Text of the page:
In Chinese Buddhism, the idea of the mind as a mirror became a much used metaphor. There are a number of interesting features of mirroring that can help us to understand spiritual practice and investigate the nature of mindfulness.
Firstly, a mirror is not in control. The mirror reflects whatever comes before it. It is impartial. It does not pick and choose. It reflects exactly what is there. This accords with the first line of the Hsin Hsin Ming: “The perfect way is without difficulty except that it avoids picking and choosing.” Many people undertake a spiritual practice with a view to having greater control of what appears in their life and in their mind. Our Western religion, especially, is much concerned with trying to eliminate one's sinful nature and although many people have abandoned the religion, society is still very strongly dominated by ideas of blame which must be avoided at all cost - hence the emphasis upon control.
The mirror does not have originally sinful nor originally virtuous nature – it just responds cleanly to whatever is there. It is deep, but objective.
The mirror accepts the other just as they are. It does not pass judgement. Really, as we shall examine more in the final part of this series, this is a fundamental characteristic of love. In this respect, therefore, the mirror represents the Buddha mind, or, we could say, the Buddha heart.
Fourthly, and very interestingly, a mirror is bright on one side, yet dark on the other. Actually the mirror consists of transparency on the outside and darkness behind. Zen Master Dogen uses the example of the dewdrop. In the night, when the dewdrop is dark, the bright moon is reflected in it. This image of 'the moon in the dewdrop' encapsulates the whole of Dogen's religion. The moon is huge and the dewdrop is tiny, but the whole moon is reflected inside the dewdrop. The dewdrop is tiny and the moon is high in the sky, yet the depth of the reflection is as great as the height of the moon. Not only the moon, all the stars – the whole firmament – everything is reflected in the tiny dewdrop. How is this happening? It is only happening because of the mirror effect created by the dewdrop being dark. It does not matter that the dewdrop is tiny, it still reflects the whole glory of the universe.
If it were not for the darkness, there would be no mirror, just as a glass mirror only works because one side is dark. The suggestion is that it is not so much by revealing our own brightness, but, on the contrary, by our becoming dark, that we become mirrors for the 'moon'. The moon, in Far Eastern Buddhism, represents the Dharma, the wisdom and compassion of the Buddhas and, especially, the bodhisattvas. We reflect the wisdom and compassion when our own light no longer gets in the way; when we have allowed ourselves to become dark.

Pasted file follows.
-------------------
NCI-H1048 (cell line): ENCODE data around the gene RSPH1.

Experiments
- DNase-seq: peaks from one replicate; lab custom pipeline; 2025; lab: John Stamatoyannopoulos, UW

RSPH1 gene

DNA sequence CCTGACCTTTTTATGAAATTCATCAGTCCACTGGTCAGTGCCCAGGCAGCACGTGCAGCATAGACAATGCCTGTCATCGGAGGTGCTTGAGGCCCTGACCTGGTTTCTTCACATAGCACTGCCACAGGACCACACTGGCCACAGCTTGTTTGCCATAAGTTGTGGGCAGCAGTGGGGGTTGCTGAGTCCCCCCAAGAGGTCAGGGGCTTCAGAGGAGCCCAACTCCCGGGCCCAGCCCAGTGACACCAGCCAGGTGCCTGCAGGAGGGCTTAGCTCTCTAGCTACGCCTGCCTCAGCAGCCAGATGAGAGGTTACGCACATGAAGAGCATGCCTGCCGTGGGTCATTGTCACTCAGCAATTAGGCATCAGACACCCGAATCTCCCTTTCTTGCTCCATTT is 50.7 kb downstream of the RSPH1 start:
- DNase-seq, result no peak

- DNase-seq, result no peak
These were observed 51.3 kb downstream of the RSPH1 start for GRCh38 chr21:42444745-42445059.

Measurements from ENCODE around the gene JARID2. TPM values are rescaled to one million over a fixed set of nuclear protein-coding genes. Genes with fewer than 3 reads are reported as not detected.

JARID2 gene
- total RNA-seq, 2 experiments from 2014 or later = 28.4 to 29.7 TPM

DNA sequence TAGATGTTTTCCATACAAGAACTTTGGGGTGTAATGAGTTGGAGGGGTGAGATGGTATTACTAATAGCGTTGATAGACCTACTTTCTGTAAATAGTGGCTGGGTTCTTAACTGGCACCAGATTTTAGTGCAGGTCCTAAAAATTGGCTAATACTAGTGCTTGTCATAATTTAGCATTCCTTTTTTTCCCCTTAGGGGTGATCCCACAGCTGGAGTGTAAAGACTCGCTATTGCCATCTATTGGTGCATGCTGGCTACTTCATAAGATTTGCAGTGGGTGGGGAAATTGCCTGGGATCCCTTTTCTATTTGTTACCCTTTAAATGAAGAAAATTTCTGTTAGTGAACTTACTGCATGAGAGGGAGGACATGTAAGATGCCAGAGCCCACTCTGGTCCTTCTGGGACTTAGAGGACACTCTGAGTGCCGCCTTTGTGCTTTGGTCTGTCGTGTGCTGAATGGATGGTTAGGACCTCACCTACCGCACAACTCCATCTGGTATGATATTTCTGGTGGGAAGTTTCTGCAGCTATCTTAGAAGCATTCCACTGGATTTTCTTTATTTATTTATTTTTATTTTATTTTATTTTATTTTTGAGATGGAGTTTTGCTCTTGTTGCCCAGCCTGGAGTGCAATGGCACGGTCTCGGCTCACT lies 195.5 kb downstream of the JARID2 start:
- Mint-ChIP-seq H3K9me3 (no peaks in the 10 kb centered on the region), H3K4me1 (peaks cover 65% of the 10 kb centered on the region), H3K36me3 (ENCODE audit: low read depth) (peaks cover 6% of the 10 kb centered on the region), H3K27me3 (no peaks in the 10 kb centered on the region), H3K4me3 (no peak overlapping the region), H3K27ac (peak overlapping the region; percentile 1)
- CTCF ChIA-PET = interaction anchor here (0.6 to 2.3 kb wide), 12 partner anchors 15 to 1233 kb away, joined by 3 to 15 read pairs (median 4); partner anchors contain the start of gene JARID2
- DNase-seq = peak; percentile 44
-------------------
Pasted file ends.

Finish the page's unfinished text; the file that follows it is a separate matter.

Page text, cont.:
In this metaphor, we become mindful when the mind is fully dark, which is to say, non-self-assertive. This idea, however, runs so acutely contrary to the dogmas of contemporary materialism, consumerist culture and self-assertive pop psychology, that it is difficult to imagine us being able to fully understand it. The way suggested has nothing to do with self-entitlement nor self-esteem (neither the self-praise kind, nor the playing the victim kind), but rather is to do with letting go of self and becoming willing, becoming naturally responsive. Our lives are as fragile and transient as dewdrops, yet each tiny drop can reflect the vast, mysterious beauty of cosmic truth and love, even though one cannot master it oneself.
What is the first principle of the Dharma? Vast emptiness. Can you master it? No. Can you manifest it? Yes. Can you not manifest it? Actually, no. All our attempts to be the moon ourselves are vain. We cannot help reflecting the truth, but our attempts to shine independently makes us blind to what is happening.
So this is another approach to mindfulness, the mind full of reflected glory, claiming no merit yet receiving endless grace, and, in doing so, deeply accepting of others just as they are.